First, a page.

For users on Linux and Unix, KDE offers a full suite of user workspace applications which allow interaction with these operating systems in a modern, graphical user interface. This includes Plasma Desktop, KDE's innovative and powerful desktop interface. Other workspace applications are included to aid with system configuration, running programs, or interacting with hardware devices. While the fully integrated KDE Workspaces are only available on Linux and Unix, some of these features are available on other platforms. In addition to the workspace, KDE produces a number of key applications such as the Konqueror Web browser, Dolphin file manager, and Kontact, the comprehensive personal information management suite. The list of applications includes many others, including those for education, multimedia, office productivity, networking, games, and much more. Most applications are available on all platforms supported by the KDE Development. KDE also brings to the forefront many innovations for application developers. An entire infrastructure has been designed and implemented to help programmers create robust and comprehensive applications in the most efficient manner, eliminating the complexity and tediousness of creating highly functional applications.
Areca is a file backup system that supports data compression (zip / zip64 format) and encryption, incremental backups, FTP/SFTP file transfer, delta storage mode, and many other features. It includes a transaction mechanism, which guarantees the integrity of your backups. Two user interfaces are available: a command-line interface (useful for backup automation) and a graphical user interface (useful for backup administration).
Socat is a relay for bidirectional data transfer between two independent data channels. Each of these data channels may be a file, pipe, device (terminal or modem, etc.), socket (Unix, IP4, IP6 - raw, UDP, TCP), SSL, a client for SOCKS4, or proxy CONNECT. It supports broadcasts and multicasts, abstract Unix sockets, Linux tun/tap, GNU readline, and PTYs. It provides forking, logging, and dumping and different modes for interprocess communication. Many options are available for tuning socat and its channels. Socat can be used, for example, as a TCP relay (one-shot or daemon), as a daemon-based socksifier, as a shell interface to Unix sockets, as an IP6 relay, or for redirecting TCP-oriented programs to a serial line.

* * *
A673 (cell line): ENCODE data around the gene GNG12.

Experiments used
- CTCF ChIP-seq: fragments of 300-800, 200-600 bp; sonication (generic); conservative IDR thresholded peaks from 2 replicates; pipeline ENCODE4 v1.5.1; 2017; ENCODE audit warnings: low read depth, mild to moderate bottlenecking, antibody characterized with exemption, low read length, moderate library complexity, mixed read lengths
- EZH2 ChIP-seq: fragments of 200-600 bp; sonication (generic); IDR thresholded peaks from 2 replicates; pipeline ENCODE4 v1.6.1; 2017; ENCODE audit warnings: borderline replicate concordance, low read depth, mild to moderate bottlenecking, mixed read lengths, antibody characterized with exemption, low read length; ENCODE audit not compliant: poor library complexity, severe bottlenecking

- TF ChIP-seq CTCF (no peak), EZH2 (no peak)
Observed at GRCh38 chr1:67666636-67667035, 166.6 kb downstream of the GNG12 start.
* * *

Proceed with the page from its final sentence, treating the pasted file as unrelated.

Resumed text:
Dar is a shell command that makes backup of a directory tree and files. Its features include splitting archives over several files, DVD, CD, ZIP, or floppies, compression, full or differential backups, strong encryption, proper saving and restoration of hard links, extended attributes, file forks, Door inodes, and sparse files, remote backup using pipes and external commands (such as ssh), and rearrangement of the "slices" of an existing archive. It can run commands between slices, before and after saving some defined files or directories (for a proper database backup, for example), and quickly retrieve individual files from differential and full backups. Several external GUIs exist as alternatives to its CLI interface, like kdar, DarGUI, SaraB, etc.
LCDproc is a utility to drive one or more LCD (and LCD-like) devices attached to a host. It is comprised of a server, which uses a modular device driver system to control attached displays, and one or more clients to gather data as appropriate and send screen data to the server. The included client displays a multitude of system statistics (CPU/memory/disk usage, uptime, date and time, temperature, etc.). Multiple clients can connect to the server simultaneously, and clients can set priorities on the screens they provide to influence in what order items are displayed. This facility can also be used to "pop" critical screens (such as an entry from syslog from a log-watching client). All functionality is implemented in userland. Support for many display devices and several platforms (Linux, *BSD, and Solaris at least) is included.
Tor is a network of virtual tunnels that allows people and groups to improve their privacy and security on the Internet. It also enables software developers to create new communication tools with built-in privacy features. It provides the foundation for a range of applications that allow organizations and individuals to share information over public networks without compromising their privacy. Individuals can use it to keep remote Websites from tracking them and their family members. They can also use it to connect to resources such as news sites or instant messaging services that are blocked by their local Internet service providers (ISPs).
Tulip is an information visualization framework dedicated to the analysis and visualization of relational data. Tulip aims to provide the developer with a complete library, supporting the design of interactive information visualization applications for relational data that can be tailored to the problems being faced. Written in C++, the framework enables the development of algorithms, visual encodings, interaction techniques, data models, and domain-specific visualizations. One of the goals of Tulip is to facilitate the reuse of components, and it allows developers to focus on programming their application. This development pipeline makes the framework efficient for research prototyping as well as the development of end-user applications. The framework also provides a complete software for visual analysis of relational data having attributes.